Mother and child health activities: stressing detection and monitoring of pregnant women, promotion of institutional deliveries, family planning (provision of barrier methods), and periodic monitoring of children under six years of age.

Treatment of common diseases (diarrhea, respiratory infections, and skin infections) and first aid for accidents: The staff was trained in these subjects and was provided with the necessary equipment to identify common health problems in children and adults. The staff was also trained to refer patients needing medical consultation to the nearest health post or Center and to refer special cases to the corresponding hospital.

Rural health personnel were also involved in the discovery of traditional midwives, who were then referred to health centers for periodic training.

Environmental sanitation: mainly oriented towards the promotion and use of latrines, sanitary garbage disposal, sanitation of dwellings and their surroundings, and provision of information on the correct use of available water. In some areas, rural health staff also promoted the use of water pumps for schools and community groups, which they also supplied to the people.

Health education and promotion of community organization: educational activities on health topics, organization of community groups, implementation of an information system, and development of physical infrastructure for the program. A health post, a health committee, or an association for the development of the community had to be established in each health area.

Health Areas

The health area is a functional working unit with an average area of 150 km². It contains 12 to 16 villages or small population centers, 600 to 650 dwellings, and approximately 3,000 persons. Each health area has a health post located in a specifically chosen village, frequently the district capital. The selection of the village takes into account the road network to neighboring communities within the same health area with a view to facilitating users' access to the health post, on the one side, and to facilitating health staff's access to the village dwellings, on the other. The operating range of the health post, considering the distance to the most remote houses, usually does not exceed 10 km.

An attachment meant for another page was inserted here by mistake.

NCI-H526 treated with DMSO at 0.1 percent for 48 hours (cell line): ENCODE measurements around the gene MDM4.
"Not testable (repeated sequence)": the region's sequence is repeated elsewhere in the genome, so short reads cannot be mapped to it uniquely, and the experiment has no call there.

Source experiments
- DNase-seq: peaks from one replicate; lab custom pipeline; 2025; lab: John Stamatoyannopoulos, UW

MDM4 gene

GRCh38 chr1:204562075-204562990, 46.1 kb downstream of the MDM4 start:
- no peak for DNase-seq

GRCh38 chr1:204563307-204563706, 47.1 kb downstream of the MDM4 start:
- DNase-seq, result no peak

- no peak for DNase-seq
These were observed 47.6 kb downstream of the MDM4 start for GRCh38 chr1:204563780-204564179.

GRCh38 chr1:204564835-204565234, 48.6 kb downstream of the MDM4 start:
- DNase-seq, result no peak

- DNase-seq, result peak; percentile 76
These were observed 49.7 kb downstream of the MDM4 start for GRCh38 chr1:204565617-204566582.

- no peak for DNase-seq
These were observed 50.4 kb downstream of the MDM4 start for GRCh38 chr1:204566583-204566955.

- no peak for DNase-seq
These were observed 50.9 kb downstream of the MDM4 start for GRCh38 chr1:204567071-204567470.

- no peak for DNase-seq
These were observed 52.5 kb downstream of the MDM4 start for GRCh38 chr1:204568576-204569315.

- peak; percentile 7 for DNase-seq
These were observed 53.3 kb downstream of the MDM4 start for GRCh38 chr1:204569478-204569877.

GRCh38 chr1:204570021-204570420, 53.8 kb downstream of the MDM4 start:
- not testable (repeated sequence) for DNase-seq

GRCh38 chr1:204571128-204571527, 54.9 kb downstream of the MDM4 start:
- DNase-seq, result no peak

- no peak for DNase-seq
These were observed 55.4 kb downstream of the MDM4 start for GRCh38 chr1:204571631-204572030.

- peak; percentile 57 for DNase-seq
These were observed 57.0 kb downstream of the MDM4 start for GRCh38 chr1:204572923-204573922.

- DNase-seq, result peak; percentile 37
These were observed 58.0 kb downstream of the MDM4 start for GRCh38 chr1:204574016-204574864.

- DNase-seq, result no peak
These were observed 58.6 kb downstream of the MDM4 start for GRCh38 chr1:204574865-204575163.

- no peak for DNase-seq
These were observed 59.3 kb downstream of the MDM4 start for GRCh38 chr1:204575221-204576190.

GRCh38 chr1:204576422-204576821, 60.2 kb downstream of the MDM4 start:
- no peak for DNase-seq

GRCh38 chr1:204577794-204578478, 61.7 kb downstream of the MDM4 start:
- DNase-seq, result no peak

Health Posts

In several cases, health posts were actually community houses provided by the population, equipped to take care of the basic health needs of the area. In the first phase of the Rural Health Program, prefabricated modular health posts were installed in a period of two weeks. They were wooden structures (55 m² in area) with cement floors and zinc sheeting roofs. In some villages, larger facilities made of cement blocks were built for use simultaneously as Education and Nutrition Centers (CENs). The CENs, discussed later, are part of the nutrition program Network of the Ministry of Health.

Each health post was provided with basic furniture and modular medical equipment. Generally, the community made the furniture or paid for it, while UNICEF donated the medical equipment. The Rural Health Program also prepared a list of 20 basic drugs to be used by nurse's aides and rural health assistants. To store vaccines, all health posts were equipped with an electric refrigerator in villages with electricity or a kerosene refrigerator in villages without electricity.

Health Staff

A nurse's aide and a rural health assistant (now called a primary health care assistant) are in charge of the health areas. Nurse's aides spend most of their time visiting houses in the village and the communities within 1 to 2 km from the health post. To deliver medical care to individual persons, the nurse's aide works half a day three times a week and a physician visits the post once or twice a month.

The primary health care assistants are in charge of all other villages not visited by the nurse's aide. They work five days a week visiting all houses in rotation. On Saturdays, the primary health care assistant stays at the health post and, together with the nurse's aide, provides medical care to individuals and prepares reports.